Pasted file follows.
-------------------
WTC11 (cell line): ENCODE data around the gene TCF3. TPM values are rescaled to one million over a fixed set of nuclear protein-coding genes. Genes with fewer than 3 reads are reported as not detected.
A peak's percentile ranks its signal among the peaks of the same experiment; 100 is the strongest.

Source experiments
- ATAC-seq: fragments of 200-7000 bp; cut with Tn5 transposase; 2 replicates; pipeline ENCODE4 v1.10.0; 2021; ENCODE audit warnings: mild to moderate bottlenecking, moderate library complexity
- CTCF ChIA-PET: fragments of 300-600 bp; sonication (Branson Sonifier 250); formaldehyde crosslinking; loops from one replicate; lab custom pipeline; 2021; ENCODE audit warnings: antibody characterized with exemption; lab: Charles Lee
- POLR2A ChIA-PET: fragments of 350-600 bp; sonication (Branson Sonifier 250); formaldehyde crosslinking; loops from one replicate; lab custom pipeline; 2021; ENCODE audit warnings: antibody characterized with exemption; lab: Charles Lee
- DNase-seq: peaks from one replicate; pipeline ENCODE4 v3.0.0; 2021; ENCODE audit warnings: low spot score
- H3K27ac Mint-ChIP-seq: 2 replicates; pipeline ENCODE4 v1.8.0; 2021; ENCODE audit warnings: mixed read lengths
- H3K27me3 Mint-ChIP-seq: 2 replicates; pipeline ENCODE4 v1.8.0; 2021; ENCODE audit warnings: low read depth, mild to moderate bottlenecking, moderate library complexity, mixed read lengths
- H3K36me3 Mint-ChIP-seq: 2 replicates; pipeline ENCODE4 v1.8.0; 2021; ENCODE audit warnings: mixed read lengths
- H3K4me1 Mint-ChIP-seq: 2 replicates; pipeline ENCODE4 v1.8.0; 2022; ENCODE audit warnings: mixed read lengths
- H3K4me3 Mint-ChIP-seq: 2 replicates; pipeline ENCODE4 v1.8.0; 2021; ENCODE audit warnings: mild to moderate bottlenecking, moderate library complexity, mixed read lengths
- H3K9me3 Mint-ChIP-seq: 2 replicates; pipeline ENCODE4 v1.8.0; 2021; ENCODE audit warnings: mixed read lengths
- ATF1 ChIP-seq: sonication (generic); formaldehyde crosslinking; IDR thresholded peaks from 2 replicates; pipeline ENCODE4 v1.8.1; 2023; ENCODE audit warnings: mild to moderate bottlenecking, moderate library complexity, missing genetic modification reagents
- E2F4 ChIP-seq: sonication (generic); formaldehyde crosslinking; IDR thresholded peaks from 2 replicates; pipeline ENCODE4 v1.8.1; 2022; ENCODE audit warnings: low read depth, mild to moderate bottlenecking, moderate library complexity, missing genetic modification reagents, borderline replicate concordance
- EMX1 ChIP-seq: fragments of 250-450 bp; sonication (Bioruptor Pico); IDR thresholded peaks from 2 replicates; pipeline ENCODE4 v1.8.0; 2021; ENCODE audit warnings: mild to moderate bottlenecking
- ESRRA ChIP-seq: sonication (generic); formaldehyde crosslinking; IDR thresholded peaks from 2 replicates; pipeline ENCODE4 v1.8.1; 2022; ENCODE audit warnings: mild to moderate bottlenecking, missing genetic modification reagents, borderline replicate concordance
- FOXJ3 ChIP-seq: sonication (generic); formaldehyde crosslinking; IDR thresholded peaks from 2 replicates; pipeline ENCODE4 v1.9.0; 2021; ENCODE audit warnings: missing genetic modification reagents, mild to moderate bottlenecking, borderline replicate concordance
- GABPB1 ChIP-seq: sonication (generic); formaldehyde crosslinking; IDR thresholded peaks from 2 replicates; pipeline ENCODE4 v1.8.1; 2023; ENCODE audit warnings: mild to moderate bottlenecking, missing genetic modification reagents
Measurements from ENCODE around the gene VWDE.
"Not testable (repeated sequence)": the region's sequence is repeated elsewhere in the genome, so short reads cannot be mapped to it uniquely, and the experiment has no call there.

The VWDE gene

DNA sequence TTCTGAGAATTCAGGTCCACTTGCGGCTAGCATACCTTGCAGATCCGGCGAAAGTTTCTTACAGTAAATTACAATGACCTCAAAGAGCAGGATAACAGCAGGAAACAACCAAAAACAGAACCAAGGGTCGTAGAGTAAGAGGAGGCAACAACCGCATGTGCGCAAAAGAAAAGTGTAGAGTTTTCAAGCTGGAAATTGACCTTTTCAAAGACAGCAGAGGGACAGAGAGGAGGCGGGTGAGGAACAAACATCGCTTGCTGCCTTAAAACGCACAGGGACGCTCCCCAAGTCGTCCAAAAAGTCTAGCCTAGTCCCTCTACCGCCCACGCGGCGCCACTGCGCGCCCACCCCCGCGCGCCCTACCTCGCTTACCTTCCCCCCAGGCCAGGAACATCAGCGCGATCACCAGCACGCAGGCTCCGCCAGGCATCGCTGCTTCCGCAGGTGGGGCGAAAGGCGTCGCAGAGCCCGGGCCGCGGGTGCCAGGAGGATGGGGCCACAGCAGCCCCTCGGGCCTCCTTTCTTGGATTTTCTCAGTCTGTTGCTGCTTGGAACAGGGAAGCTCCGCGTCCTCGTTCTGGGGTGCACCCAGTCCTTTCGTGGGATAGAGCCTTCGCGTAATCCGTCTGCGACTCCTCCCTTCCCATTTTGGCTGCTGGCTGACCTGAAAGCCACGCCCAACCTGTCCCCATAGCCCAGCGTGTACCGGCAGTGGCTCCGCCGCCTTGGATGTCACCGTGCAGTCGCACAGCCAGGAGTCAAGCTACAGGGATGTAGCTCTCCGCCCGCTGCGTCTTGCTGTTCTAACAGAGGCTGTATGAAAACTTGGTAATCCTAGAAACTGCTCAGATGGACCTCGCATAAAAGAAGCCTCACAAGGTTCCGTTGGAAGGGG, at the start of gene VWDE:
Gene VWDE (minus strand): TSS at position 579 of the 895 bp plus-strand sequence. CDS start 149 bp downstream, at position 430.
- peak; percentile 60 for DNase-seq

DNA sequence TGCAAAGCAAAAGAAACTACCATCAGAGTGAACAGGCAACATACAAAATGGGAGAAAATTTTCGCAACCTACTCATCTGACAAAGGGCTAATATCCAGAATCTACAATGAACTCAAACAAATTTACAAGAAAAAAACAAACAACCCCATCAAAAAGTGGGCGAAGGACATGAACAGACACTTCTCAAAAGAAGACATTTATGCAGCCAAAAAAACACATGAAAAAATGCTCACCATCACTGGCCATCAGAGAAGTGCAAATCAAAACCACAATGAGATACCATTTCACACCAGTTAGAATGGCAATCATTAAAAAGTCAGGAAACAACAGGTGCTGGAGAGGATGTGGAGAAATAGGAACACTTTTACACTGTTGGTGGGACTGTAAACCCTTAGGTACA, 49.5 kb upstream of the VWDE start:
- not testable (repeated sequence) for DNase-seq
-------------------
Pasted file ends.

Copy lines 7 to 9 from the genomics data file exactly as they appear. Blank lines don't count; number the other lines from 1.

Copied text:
- DNase-seq: peaks from one replicate; pipeline ENCODE4 v3.0.0; 2021; ENCODE audit warnings: low spot score
- H3K27ac Mint-ChIP-seq: 2 replicates; pipeline ENCODE4 v1.8.0; 2021; ENCODE audit warnings: mixed read lengths
- H3K27me3 Mint-ChIP-seq: 2 replicates; pipeline ENCODE4 v1.8.0; 2021; ENCODE audit warnings: low read depth, mild to moderate bottlenecking, moderate library complexity, mixed read lengths